States Mission to the OSCE
OSCE Meeting on the Relationship between Racist, Xenophobic
and Anti-Semitic Propaganda on the Internet and Hate Crimes
..."Let the bright light of truth expose their
bigotry, so their lies can be unmasked"...
As prepared for delivery by Stephan M. Minikes,
Ambassador, U.S. Mission to the OSCE
Closing Session, Paris, June 17, 2004,
you, Mr. Chairman.
I would like to thank the Chairman-in-Office
and our French hosts for organizing this important event and for the
excellent cooperation we have enjoyed with both during the preparations for
this Meeting. The U.S. Delegation has enjoyed and benefited from the
exchanges during this meeting and appreciates the forthright and
constructive contributions of the participants.
No one here questions that the Internet
provides a potent new tool for the dissemination of objectionable speech.
The question is how best to address this potential.
During the past two days, we have heard some
advocate that hate speech on the Internet must be suppressed. Respectfully,
Rather than fear the purveyors of hate, let us
confront them in the marketplace of free ideas, where the bright light of
truth will expose their bigotry and their lies can be unmasked.
Once we surrender to government the power to
determine what ideas may or may not be heard, how do we guarantee the
efficacy of these different decisions and then protect against even greater
restrictions? How can we ensure, for example, that restrictions directed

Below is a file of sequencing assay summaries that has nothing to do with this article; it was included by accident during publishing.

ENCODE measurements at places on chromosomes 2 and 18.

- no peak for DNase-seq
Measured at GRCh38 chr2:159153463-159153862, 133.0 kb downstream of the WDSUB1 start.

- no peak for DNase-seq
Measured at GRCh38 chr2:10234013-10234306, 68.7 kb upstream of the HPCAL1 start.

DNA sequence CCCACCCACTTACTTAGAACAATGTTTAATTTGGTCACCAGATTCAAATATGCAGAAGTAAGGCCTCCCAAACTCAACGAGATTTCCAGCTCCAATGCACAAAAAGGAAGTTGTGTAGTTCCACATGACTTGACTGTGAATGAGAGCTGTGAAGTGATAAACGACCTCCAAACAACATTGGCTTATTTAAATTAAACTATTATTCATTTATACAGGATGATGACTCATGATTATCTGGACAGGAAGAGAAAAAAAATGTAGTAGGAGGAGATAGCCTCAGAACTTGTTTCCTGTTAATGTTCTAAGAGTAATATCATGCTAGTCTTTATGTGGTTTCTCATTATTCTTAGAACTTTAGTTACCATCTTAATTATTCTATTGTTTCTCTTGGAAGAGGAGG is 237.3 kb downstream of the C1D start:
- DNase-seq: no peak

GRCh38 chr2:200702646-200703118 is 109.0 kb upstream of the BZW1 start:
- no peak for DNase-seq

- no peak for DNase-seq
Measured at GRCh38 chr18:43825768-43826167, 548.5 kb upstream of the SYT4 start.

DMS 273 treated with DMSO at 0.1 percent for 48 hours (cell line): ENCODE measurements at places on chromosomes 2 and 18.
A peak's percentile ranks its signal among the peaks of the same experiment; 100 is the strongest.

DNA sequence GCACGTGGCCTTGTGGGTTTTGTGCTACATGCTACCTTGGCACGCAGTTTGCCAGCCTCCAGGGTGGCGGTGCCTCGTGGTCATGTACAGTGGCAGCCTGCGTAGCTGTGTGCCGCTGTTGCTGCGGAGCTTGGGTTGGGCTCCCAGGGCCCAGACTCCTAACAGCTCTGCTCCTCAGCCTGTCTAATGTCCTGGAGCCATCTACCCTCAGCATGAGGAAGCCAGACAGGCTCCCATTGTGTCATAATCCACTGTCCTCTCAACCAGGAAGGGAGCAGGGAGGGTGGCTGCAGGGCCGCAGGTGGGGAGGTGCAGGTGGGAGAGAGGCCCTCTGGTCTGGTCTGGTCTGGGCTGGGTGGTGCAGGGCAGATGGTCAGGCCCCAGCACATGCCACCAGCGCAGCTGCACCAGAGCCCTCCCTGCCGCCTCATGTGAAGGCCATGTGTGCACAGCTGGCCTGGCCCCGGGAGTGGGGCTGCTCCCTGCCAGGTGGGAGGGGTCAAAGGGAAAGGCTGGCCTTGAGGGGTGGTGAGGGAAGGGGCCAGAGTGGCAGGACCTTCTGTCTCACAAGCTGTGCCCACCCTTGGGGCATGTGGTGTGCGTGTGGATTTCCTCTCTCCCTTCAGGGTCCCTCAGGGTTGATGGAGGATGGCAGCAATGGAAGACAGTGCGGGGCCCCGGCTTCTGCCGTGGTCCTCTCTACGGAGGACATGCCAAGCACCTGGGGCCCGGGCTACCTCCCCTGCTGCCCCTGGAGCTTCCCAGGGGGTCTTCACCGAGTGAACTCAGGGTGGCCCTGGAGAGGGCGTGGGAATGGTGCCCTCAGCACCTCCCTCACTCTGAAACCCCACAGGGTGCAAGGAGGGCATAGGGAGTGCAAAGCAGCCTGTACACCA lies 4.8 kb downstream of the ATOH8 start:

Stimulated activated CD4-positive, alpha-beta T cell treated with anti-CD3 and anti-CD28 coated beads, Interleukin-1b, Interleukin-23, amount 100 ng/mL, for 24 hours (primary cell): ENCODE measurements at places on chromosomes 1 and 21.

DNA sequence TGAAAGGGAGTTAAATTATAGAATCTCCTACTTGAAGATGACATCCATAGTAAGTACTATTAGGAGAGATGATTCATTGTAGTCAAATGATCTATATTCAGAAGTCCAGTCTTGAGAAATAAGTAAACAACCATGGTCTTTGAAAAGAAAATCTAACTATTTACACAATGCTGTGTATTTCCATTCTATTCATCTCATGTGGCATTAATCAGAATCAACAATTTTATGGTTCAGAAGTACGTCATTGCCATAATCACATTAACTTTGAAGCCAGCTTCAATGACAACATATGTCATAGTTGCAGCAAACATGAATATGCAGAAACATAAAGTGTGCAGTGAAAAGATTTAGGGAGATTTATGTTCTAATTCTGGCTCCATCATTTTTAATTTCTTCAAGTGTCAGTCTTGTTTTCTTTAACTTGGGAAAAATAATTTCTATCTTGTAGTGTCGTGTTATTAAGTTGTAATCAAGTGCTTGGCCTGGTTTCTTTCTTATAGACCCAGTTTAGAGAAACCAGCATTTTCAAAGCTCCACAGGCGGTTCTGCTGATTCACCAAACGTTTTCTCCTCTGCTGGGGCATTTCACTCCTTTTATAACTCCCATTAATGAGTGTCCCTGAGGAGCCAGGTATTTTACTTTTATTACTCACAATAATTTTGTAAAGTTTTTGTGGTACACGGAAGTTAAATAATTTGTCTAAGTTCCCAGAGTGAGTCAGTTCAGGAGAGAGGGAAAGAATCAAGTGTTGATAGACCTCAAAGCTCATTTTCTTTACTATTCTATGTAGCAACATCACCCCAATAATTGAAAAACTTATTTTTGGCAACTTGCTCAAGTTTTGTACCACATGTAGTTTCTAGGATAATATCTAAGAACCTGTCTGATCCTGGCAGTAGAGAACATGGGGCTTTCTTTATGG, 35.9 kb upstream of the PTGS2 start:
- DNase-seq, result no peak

against what some call religious extremism are not used to target minority
religions, as is already the case among some of those who advocate this
approach? Or that restrictions against so-called xenophobic or racist speech
are not a proxy for stifling political dissent, as we also see happening in
parts of the world?
Demands that governments restrict the new and
widespread dissemination of information are not new. Five hundred years ago,
Gutenberg’s movable-type press prompted many governments to censor all
printed works. The potential for widespread access to information caused
great fear of social change or even upheaval. The spread of the truth was
viewed as a danger. Since then, history is replete with publications that
are unworthy of mention. And yet, the ensuing five centuries have seen both
an ever-wider dissemination of knowledge, and an inexorable march towards
greater democracy and freedom.
Today, the Internet, like the printing press,
can be used to promote unpopular ideas. However, the United States believes
that ultimately the ability of the Internet to promote discourse and
disseminate ideas is the very solution to -- and not a problem in -- the